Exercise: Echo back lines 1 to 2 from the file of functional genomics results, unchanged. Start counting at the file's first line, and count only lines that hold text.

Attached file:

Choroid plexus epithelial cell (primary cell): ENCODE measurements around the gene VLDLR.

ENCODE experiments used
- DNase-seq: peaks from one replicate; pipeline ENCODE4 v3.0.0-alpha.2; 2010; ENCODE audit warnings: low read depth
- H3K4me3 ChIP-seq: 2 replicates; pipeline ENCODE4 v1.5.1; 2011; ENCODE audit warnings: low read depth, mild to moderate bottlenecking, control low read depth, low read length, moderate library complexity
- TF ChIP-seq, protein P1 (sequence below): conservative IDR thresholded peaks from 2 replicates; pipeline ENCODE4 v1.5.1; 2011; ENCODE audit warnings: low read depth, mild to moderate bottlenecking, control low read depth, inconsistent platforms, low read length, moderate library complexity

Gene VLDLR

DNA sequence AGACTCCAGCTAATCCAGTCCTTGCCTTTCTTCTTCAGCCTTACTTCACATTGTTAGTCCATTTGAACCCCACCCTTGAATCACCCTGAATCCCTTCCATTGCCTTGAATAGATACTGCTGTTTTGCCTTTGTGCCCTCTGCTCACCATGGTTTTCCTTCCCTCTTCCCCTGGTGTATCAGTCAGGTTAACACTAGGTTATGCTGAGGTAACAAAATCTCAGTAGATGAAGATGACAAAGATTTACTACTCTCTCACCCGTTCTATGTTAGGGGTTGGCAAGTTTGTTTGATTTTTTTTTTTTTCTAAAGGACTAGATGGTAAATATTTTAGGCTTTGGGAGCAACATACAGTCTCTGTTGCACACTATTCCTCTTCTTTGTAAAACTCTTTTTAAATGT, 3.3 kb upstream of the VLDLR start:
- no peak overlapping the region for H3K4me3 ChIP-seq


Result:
Choroid plexus epithelial cell (primary cell): ENCODE measurements around the gene VLDLR.

ENCODE experiments used